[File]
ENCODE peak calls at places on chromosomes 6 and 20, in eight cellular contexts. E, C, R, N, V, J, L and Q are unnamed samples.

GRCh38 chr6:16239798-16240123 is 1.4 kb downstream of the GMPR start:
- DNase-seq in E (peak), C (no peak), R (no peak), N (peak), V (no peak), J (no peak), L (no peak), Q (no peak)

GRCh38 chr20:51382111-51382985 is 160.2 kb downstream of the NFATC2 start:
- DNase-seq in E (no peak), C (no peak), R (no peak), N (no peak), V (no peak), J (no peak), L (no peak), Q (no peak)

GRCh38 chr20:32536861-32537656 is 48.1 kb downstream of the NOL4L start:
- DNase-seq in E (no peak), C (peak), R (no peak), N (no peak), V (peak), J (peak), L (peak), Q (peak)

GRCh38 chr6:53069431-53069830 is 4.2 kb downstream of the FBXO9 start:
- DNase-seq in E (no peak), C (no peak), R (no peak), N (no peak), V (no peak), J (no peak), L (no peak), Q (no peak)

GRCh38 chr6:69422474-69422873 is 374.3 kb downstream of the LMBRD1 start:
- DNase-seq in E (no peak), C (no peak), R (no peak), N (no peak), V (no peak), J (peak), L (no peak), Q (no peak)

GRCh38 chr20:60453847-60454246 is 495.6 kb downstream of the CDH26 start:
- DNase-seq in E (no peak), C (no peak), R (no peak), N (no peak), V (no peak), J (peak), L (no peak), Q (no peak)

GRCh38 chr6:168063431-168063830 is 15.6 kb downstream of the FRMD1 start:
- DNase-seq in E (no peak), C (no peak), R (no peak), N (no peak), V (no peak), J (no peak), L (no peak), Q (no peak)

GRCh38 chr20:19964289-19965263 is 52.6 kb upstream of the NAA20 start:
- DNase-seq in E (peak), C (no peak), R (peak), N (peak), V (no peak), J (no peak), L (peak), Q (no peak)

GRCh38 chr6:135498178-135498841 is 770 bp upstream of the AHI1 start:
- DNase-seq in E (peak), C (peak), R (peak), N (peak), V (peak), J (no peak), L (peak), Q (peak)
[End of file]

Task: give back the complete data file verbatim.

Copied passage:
ENCODE peak calls at places on chromosomes 6 and 20, in eight cellular contexts. E, C, R, N, V, J, L and Q are unnamed samples.

GRCh38 chr6:16239798-16240123 is 1.4 kb downstream of the GMPR start:
- DNase-seq in E (peak), C (no peak), R (no peak), N (peak), V (no peak), J (no peak), L (no peak), Q (no peak)

GRCh38 chr20:51382111-51382985 is 160.2 kb downstream of the NFATC2 start:
- DNase-seq in E (no peak), C (no peak), R (no peak), N (no peak), V (no peak), J (no peak), L (no peak), Q (no peak)

GRCh38 chr20:32536861-32537656 is 48.1 kb downstream of the NOL4L start:
- DNase-seq in E (no peak), C (peak), R (no peak), N (no peak), V (peak), J (peak), L (peak), Q (peak)

GRCh38 chr6:53069431-53069830 is 4.2 kb downstream of the FBXO9 start:
- DNase-seq in E (no peak), C (no peak), R (no peak), N (no peak), V (no peak), J (no peak), L (no peak), Q (no peak)

GRCh38 chr6:69422474-69422873 is 374.3 kb downstream of the LMBRD1 start:
- DNase-seq in E (no peak), C (no peak), R (no peak), N (no peak), V (no peak), J (peak), L (no peak), Q (no peak)

GRCh38 chr20:60453847-60454246 is 495.6 kb downstream of the CDH26 start:
- DNase-seq in E (no peak), C (no peak), R (no peak), N (no peak), V (no peak), J (peak), L (no peak), Q (no peak)

GRCh38 chr6:168063431-168063830 is 15.6 kb downstream of the FRMD1 start:
- DNase-seq in E (no peak), C (no peak), R (no peak), N (no peak), V (no peak), J (no peak), L (no peak), Q (no peak)

GRCh38 chr20:19964289-19965263 is 52.6 kb upstream of the NAA20 start:
- DNase-seq in E (peak), C (no peak), R (peak), N (peak), V (no peak), J (no peak), L (peak), Q (no peak)

GRCh38 chr6:135498178-135498841 is 770 bp upstream of the AHI1 start:
- DNase-seq in E (peak), C (peak), R (peak), N (peak), V (peak), J (no peak), L (peak), Q (peak)